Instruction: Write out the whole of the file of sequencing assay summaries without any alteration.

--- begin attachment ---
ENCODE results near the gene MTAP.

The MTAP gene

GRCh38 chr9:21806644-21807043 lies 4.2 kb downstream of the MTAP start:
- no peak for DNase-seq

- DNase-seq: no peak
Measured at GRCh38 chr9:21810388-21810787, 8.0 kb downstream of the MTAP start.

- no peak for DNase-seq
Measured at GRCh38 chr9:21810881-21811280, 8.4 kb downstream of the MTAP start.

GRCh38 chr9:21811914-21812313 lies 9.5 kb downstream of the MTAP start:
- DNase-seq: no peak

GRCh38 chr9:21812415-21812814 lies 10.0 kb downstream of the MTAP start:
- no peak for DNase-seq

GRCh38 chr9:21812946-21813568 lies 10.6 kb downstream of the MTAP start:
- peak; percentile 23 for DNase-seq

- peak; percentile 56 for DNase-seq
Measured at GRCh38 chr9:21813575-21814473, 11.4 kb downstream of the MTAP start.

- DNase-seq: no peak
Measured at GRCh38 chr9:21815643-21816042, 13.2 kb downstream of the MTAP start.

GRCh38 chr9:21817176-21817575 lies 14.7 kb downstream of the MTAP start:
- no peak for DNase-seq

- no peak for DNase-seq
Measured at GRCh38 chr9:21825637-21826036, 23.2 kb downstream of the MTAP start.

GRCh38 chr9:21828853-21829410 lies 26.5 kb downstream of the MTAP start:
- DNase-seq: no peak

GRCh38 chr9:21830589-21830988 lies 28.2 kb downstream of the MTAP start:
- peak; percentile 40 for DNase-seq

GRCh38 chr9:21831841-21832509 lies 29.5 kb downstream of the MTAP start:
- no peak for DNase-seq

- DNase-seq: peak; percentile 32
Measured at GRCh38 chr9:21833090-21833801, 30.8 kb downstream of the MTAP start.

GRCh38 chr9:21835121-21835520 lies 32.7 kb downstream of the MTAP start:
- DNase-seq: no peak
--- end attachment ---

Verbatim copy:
ENCODE results near the gene MTAP.

The MTAP gene

GRCh38 chr9:21806644-21807043 lies 4.2 kb downstream of the MTAP start:
- no peak for DNase-seq

- DNase-seq: no peak
Measured at GRCh38 chr9:21810388-21810787, 8.0 kb downstream of the MTAP start.

- no peak for DNase-seq
Measured at GRCh38 chr9:21810881-21811280, 8.4 kb downstream of the MTAP start.

GRCh38 chr9:21811914-21812313 lies 9.5 kb downstream of the MTAP start:
- DNase-seq: no peak

GRCh38 chr9:21812415-21812814 lies 10.0 kb downstream of the MTAP start:
- no peak for DNase-seq

GRCh38 chr9:21812946-21813568 lies 10.6 kb downstream of the MTAP start:
- peak; percentile 23 for DNase-seq

- peak; percentile 56 for DNase-seq
Measured at GRCh38 chr9:21813575-21814473, 11.4 kb downstream of the MTAP start.

- DNase-seq: no peak
Measured at GRCh38 chr9:21815643-21816042, 13.2 kb downstream of the MTAP start.

GRCh38 chr9:21817176-21817575 lies 14.7 kb downstream of the MTAP start:
- no peak for DNase-seq

- no peak for DNase-seq
Measured at GRCh38 chr9:21825637-21826036, 23.2 kb downstream of the MTAP start.

GRCh38 chr9:21828853-21829410 lies 26.5 kb downstream of the MTAP start:
- DNase-seq: no peak

GRCh38 chr9:21830589-21830988 lies 28.2 kb downstream of the MTAP start:
- peak; percentile 40 for DNase-seq

GRCh38 chr9:21831841-21832509 lies 29.5 kb downstream of the MTAP start:
- no peak for DNase-seq

- DNase-seq: peak; percentile 32
Measured at GRCh38 chr9:21833090-21833801, 30.8 kb downstream of the MTAP start.

GRCh38 chr9:21835121-21835520 lies 32.7 kb downstream of the MTAP start:
- DNase-seq: no peak